Five Wire provides broad support for the I2C protocol. Because of the wide adoption of I2C as a peripheral interface, the capture/decode and protocol emulation capabilities can simplify debug and evaluation of I2C device operation and firmware development.

What is this Live Logic Tool – what is it good for?

Anyone who uses a logic analyzer knows where to find it – its on a cart in the back of the room. Its there for a reason – no one wants to use it. It takes too long to set up to get the data you are looking for. So you try to solve the problem with a scope until you get to the point where you have no choice. Then you drag out the logic analyzer.

What we realized is that engineers have to invest time in a test tool every time they want to make a measurement. With a scope you can get a little information by just touching the probe to the circuit – the signal is toggling, stuck high, or stuck low. Twisting the trigger level and time per div knobs gets you a stable display so you can see the shape of the waveform. Not much effort gets you a lot of data.

Live logic has the goal of giving you a lot of information with not much effort and to capture your hard to see digital signals. It uses scope probes so you can just touch your circuit. An activity LED on each channel immediately tells you if the signal is toggling. The graphic display is continuously updating and auto-scaling so you immediately see the waveform shape – less setup effort than a scope! In addition, the average voltage of your signal is shown on a DVM for each channel so you can check your logic supplies or PWM levels. You get a lot of information by just touching the probe to your signal.

OK, so why is this any better than my scope? Your scope is a great tool but it is designed to display analog signals. This fundamental requirement means that it must be sampling your signal continuously – a good thing if you are interested in measuring overshoot! But if you are looking at an RS-232 signal or an I2C transaction that happens only occasionally and is different every time, your scope will run out of memory, filling it with the static logic levels that exist between these transactions. Yes you can trigger on the first edge and see the start of the transaction but what about seeing the whole transaction or even better, the one that follows this one as well.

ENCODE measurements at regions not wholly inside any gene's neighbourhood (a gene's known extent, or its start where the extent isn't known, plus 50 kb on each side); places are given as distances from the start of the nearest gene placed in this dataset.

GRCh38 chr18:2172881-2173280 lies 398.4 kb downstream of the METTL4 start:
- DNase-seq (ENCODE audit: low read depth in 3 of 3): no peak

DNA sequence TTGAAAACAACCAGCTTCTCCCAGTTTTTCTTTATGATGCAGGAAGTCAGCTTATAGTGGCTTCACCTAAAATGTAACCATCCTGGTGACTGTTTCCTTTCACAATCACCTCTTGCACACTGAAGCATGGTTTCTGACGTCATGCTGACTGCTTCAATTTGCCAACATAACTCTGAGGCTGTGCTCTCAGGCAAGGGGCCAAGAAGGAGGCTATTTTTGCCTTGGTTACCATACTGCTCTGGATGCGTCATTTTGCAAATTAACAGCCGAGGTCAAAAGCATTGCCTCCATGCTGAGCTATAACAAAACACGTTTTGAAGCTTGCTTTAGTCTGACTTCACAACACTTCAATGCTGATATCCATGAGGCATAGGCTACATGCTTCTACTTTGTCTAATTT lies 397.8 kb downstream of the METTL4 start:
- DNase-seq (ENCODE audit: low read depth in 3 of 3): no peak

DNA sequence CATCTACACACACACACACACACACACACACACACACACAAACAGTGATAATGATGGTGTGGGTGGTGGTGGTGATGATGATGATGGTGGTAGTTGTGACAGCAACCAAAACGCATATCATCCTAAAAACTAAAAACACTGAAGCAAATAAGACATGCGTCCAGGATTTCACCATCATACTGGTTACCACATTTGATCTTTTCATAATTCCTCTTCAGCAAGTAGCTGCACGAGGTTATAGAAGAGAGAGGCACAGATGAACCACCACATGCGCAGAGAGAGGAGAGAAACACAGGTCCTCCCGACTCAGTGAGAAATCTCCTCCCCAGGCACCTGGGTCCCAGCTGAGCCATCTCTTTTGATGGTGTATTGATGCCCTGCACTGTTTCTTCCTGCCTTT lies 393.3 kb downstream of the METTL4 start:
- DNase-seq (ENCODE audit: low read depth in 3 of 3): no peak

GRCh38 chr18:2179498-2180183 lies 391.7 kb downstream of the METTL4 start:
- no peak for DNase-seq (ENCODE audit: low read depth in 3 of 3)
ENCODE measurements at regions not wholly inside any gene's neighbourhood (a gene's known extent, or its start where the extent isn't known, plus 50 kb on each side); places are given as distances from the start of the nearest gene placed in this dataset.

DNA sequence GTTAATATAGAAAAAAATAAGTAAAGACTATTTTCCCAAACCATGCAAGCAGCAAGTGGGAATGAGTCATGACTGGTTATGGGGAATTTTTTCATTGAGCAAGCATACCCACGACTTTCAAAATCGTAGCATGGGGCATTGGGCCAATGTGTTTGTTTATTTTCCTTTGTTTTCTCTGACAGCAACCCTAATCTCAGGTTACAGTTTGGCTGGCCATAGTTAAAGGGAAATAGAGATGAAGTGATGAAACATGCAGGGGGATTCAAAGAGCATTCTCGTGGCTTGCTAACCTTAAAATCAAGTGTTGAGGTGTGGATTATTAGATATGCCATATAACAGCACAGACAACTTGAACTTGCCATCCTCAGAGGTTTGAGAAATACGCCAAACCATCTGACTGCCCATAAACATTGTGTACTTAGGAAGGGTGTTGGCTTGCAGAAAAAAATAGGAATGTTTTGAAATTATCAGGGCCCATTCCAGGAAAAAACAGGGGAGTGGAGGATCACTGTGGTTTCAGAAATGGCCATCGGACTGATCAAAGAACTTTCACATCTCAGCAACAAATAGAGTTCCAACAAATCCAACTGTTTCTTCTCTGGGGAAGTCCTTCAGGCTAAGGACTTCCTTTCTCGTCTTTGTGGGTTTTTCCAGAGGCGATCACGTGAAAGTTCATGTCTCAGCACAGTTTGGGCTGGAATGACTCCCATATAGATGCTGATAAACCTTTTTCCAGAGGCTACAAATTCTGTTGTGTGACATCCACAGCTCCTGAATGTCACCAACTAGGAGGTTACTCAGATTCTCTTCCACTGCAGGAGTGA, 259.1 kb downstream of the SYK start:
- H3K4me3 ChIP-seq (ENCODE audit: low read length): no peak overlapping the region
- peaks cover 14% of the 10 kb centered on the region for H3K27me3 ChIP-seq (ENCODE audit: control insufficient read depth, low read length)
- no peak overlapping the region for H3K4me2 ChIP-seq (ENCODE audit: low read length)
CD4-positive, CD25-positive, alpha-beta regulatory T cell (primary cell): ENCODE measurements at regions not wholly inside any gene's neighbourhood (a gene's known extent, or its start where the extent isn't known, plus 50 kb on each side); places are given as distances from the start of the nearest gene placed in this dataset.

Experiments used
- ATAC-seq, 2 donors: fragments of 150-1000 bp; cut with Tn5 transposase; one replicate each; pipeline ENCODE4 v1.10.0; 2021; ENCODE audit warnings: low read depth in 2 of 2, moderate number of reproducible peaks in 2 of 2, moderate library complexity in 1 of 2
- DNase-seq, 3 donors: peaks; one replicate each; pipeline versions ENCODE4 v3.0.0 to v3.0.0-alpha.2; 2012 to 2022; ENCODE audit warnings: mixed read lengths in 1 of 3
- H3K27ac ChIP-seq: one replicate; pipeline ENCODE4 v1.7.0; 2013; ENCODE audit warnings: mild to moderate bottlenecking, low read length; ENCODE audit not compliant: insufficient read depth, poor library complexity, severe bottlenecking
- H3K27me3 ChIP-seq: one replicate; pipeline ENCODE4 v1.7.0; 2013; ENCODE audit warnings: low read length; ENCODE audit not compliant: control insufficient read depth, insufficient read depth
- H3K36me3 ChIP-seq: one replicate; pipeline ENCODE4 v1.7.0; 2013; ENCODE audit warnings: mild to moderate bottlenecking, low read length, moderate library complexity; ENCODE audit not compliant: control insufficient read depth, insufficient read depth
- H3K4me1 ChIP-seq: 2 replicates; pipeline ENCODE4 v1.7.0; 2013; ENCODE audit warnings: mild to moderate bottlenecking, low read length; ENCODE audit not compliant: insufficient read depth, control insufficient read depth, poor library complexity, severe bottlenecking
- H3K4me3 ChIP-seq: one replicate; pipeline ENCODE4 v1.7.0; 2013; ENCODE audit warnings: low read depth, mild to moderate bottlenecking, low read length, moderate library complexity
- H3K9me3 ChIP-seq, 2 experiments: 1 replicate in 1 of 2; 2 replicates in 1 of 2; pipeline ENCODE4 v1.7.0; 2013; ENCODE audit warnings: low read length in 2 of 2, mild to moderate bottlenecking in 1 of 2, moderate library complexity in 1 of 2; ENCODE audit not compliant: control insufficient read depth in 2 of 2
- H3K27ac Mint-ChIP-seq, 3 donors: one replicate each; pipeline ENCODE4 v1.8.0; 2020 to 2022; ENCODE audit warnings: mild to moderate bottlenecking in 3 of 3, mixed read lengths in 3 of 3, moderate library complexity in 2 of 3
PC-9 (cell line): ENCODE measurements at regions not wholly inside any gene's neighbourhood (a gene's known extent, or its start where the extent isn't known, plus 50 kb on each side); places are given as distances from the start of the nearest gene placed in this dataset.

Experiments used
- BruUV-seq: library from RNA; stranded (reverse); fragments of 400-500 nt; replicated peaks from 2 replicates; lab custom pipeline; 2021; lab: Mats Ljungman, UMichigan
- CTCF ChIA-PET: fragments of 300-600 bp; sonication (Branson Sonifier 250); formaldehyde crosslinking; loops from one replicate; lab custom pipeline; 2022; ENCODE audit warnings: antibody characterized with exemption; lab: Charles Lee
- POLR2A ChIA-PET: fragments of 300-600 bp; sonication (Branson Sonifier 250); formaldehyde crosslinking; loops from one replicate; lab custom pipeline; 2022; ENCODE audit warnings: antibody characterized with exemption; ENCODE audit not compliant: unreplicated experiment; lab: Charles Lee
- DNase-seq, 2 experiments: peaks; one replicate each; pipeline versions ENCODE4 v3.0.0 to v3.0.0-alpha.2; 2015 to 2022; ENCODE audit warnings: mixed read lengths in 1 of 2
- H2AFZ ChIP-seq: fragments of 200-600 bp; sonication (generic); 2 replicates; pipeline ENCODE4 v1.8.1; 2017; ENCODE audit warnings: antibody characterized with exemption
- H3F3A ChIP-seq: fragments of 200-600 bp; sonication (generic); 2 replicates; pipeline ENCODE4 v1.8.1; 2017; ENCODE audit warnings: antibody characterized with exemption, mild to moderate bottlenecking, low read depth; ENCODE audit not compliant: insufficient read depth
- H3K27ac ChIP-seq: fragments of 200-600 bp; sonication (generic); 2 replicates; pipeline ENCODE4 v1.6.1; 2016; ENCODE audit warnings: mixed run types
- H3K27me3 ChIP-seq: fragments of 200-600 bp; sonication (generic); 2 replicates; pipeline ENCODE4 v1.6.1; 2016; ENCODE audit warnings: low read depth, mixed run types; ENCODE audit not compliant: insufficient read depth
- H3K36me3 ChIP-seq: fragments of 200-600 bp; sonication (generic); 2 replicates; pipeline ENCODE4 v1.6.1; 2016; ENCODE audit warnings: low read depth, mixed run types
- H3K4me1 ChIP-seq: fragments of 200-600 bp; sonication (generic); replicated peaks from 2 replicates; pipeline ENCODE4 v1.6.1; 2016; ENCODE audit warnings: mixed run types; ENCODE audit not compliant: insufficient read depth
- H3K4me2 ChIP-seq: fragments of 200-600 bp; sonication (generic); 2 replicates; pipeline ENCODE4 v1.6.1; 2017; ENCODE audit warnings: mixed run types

Live Logic was designed to only capture digital signals. It ignores those long periods of static logic levels between your transactions. It focuses on the action – it stores signal changes. The only thing that is stored are the transitions in your I2C signal – the thing you are trying to see. If your processor sleeps most of the time waking up to check the local temperature, its no problem. Live Logic can capture time spans as large as 73 minutes! Of course it does have a memory limit just like your scope but that memory is only used to store useful information.

That’s it. That’s the whole reason for Live Logic. It doesn’t replace your scope but its just as easy to use and it can capture digital signals that are challenging for your scope. Add an MB-500 with Live Logic to your bench and your life as an embedded engineer can become a whole lot easier.

Cheers,

Mike

 

Welcome to the Anewin blog

Welcome to our blog! Our goal is to provide useful and timely information to help our customers get the most out of their Anewin products. The blog will include:

  • Application examples that solve real world problems
  • Tips and tricks
  • Tutorials
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Thanks for your interest in Anewin and our flagship product the MB-500.

Mike Hagen

Principal, Anewin LLC